If there’s one territory outside China that’s big on electrified vehicles, it’s got to be Europe. Most governments on the continent are encouraging people to ditch their fossil fuel-burning rides with something that’s more environmentally friendly. That is why sales of EVs in the region are continuing to rise.
Honda doesn’t want to get left behind. And after the much-acclaimed e city car, the Japanese carmaker is launching its second electrified offering. And it is this familiar-looking e:Ny1.
You’re not mistaken if you think you’ve seen this SUV before. Yep, it looks like the same HR-V subcompact crossover that our local market gets. However, there are some design deviations like the removal of the front grille. This lends the car a streamlined, new face. It also makes a lot of sense since it doesn’t have an internal-combustion engine that needs cooling.
The rims are also different, featuring a new multi-spoke design. The H badges now come in white, while the one at the tailgate was replaced with ‘Honda’ spelled out in a different typeface.
The same can be said with the interior that looks a lot like that of the local HR-V. The only notable changes are the digital instrument cluster, the huge vertical infotainment screen, the push-button shifter, and the ambient lighting.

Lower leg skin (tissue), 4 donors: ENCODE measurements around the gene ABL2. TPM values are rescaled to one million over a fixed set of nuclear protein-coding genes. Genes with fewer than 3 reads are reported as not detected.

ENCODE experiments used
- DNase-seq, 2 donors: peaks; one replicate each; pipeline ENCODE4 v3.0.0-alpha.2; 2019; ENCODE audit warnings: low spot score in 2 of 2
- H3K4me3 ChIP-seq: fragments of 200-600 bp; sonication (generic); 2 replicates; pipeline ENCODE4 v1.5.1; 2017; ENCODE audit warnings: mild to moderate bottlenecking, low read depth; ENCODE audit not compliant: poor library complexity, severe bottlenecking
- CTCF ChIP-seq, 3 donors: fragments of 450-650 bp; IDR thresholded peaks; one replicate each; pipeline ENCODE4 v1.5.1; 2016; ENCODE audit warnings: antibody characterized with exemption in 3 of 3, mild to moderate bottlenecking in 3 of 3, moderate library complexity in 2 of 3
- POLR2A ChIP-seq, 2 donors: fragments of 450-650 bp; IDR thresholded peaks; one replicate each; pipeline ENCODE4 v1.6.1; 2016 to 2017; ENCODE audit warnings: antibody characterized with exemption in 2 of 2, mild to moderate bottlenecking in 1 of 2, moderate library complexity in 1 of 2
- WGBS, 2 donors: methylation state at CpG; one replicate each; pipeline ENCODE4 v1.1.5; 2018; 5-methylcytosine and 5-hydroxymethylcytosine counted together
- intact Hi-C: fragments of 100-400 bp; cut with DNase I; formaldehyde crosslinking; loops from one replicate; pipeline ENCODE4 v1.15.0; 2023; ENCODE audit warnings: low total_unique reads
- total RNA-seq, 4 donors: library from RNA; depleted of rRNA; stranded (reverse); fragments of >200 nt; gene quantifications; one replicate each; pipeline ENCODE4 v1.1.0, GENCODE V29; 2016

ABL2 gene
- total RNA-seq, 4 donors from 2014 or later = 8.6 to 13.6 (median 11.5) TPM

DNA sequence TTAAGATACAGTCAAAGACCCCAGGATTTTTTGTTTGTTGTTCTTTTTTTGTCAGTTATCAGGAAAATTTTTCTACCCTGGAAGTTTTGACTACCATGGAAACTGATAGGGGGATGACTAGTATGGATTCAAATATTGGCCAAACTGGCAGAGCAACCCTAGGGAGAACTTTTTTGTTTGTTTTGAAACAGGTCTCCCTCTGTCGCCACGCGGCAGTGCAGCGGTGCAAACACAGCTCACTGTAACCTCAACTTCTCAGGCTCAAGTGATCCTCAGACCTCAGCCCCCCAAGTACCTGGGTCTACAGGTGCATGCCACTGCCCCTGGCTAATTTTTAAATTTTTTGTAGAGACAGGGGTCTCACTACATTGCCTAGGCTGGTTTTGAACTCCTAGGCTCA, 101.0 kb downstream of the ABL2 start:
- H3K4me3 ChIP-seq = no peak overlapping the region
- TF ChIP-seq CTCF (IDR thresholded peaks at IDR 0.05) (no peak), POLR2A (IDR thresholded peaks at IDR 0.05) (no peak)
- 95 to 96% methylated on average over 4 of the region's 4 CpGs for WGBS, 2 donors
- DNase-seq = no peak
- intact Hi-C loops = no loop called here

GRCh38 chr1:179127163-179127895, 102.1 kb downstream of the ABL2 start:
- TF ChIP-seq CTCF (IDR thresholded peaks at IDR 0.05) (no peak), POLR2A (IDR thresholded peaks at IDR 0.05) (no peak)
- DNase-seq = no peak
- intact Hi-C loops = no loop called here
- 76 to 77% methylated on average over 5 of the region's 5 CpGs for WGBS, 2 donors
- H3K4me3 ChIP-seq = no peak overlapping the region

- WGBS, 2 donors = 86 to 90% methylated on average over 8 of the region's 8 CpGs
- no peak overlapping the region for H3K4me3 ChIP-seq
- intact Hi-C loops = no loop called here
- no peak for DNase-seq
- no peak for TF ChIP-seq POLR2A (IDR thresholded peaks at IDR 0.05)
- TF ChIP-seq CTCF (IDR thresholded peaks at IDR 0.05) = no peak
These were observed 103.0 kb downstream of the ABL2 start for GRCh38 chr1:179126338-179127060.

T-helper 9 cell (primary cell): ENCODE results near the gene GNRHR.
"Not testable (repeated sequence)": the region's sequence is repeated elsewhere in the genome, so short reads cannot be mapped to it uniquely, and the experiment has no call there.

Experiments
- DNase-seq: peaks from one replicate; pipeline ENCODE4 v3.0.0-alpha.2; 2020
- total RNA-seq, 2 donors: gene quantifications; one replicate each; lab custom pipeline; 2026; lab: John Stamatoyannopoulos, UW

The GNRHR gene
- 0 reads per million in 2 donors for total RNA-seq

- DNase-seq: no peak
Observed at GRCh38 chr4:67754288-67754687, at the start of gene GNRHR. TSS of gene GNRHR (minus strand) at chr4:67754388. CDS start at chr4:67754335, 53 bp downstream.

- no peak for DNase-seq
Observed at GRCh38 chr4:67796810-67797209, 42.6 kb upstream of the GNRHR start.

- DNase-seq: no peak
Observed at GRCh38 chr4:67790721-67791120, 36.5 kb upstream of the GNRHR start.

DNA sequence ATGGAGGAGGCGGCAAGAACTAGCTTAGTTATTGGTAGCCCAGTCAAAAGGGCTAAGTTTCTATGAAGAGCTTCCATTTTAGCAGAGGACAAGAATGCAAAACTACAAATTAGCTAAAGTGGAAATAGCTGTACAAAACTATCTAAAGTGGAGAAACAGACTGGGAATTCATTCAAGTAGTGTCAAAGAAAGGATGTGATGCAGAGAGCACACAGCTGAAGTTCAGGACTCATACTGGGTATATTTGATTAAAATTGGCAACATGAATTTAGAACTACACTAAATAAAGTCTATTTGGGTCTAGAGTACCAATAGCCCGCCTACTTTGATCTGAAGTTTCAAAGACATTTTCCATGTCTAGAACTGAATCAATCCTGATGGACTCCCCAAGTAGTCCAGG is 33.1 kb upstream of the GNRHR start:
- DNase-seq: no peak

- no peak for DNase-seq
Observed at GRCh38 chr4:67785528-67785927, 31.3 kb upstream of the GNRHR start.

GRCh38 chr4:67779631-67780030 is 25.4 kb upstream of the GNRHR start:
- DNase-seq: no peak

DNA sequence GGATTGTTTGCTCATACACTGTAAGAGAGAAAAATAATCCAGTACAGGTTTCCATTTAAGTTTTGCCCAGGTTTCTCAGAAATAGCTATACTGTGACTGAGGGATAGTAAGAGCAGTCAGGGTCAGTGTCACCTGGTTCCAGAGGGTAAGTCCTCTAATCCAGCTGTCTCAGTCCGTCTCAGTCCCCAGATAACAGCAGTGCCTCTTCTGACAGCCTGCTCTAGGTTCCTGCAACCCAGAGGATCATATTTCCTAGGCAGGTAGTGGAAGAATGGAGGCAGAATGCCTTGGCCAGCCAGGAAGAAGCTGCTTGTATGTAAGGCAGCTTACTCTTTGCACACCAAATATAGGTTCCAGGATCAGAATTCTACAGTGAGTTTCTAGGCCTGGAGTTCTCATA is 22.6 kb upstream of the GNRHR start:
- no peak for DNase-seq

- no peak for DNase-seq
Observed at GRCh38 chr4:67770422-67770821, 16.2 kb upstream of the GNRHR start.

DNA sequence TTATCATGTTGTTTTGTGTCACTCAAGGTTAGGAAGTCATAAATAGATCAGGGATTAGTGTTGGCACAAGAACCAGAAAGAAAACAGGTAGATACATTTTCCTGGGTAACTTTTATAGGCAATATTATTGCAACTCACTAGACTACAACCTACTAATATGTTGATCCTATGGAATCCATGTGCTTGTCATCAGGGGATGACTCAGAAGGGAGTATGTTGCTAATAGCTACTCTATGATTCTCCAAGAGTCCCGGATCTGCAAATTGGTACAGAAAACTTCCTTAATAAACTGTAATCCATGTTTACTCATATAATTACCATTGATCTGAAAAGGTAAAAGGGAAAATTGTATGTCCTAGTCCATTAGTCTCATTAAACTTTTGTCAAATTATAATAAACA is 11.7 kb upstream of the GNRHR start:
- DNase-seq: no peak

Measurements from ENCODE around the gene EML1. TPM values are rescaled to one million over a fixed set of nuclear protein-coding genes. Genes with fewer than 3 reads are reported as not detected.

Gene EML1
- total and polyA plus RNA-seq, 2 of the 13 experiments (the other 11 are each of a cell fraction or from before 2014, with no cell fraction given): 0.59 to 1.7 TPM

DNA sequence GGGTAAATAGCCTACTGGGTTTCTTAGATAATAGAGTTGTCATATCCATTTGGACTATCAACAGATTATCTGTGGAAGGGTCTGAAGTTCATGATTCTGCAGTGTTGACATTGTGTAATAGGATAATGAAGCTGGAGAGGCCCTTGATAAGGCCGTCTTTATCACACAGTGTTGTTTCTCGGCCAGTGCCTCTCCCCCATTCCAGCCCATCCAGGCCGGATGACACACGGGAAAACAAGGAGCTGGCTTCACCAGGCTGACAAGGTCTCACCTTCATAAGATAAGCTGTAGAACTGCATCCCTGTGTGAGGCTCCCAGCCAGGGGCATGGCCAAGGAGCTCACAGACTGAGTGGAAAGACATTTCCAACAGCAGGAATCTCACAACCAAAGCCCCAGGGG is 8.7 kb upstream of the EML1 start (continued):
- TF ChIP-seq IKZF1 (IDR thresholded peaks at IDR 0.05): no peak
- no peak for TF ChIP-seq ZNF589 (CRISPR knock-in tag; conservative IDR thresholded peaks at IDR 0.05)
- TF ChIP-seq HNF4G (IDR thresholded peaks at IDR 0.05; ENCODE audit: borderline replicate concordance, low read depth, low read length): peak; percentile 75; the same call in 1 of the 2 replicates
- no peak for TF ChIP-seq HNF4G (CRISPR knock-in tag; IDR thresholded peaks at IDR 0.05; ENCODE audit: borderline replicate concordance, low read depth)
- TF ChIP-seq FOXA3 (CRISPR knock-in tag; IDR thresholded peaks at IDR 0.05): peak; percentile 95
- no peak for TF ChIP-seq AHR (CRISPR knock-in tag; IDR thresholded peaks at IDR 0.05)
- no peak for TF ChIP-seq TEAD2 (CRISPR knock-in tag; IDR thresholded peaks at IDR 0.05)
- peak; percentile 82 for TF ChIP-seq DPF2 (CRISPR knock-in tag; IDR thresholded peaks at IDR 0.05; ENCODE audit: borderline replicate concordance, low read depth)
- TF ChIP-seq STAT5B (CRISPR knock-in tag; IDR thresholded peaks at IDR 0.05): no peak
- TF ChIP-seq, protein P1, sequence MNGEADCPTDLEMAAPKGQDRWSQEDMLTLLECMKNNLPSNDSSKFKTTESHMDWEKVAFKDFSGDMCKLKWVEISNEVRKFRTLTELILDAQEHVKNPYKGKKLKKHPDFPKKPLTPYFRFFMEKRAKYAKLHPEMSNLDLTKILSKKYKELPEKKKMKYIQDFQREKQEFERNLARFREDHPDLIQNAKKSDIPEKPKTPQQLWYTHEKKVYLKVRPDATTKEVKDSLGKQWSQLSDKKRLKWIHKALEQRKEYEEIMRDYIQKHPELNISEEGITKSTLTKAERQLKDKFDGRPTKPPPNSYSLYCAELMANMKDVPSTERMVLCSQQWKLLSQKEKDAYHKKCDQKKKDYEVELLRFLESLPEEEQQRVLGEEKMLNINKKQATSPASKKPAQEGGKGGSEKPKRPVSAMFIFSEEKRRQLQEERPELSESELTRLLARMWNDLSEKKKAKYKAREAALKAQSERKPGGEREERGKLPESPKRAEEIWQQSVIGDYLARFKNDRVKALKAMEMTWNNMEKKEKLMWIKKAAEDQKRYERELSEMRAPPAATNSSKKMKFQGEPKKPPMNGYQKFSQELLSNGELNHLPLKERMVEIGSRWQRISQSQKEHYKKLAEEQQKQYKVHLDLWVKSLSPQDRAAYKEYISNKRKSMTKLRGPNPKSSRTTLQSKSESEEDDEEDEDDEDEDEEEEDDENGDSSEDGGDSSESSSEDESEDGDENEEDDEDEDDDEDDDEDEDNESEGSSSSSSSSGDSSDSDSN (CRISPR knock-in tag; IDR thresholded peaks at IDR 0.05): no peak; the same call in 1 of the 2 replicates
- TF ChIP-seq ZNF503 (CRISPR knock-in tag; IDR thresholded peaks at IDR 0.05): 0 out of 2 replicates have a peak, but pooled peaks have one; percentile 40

But Honda says that the two vehicles are quite different, especially since the e:Ny1 rides on the e:N Architecture F platform. This front-motor-driven platform has a more rigid body structure, a lower center of gravity, and underfloor aero. Generous use of high-tensile steel supposedly makes the EV perform and handle well while offering great comfort and refinement.
Replacing the ICE powertrain is a high-performance but lightweight system. It is composed of a three-in-one integrated power drive unit, an electric motor, and a gearbox. The electrified drivetrain makes 201hp and 310Nm.
The e:Ny1 has a driving range of up to 412km, thanks to a 68.8kWh high-capacity lithium-ion battery. Juicing it should be quick and easy courtesy of DC fast-charging technology: 45 minutes is all it needs to charge the battery pack from 10% to 80%.
No further information was shared about the car. We’ll just have to wait for Honda’s future announcements about its latest EV.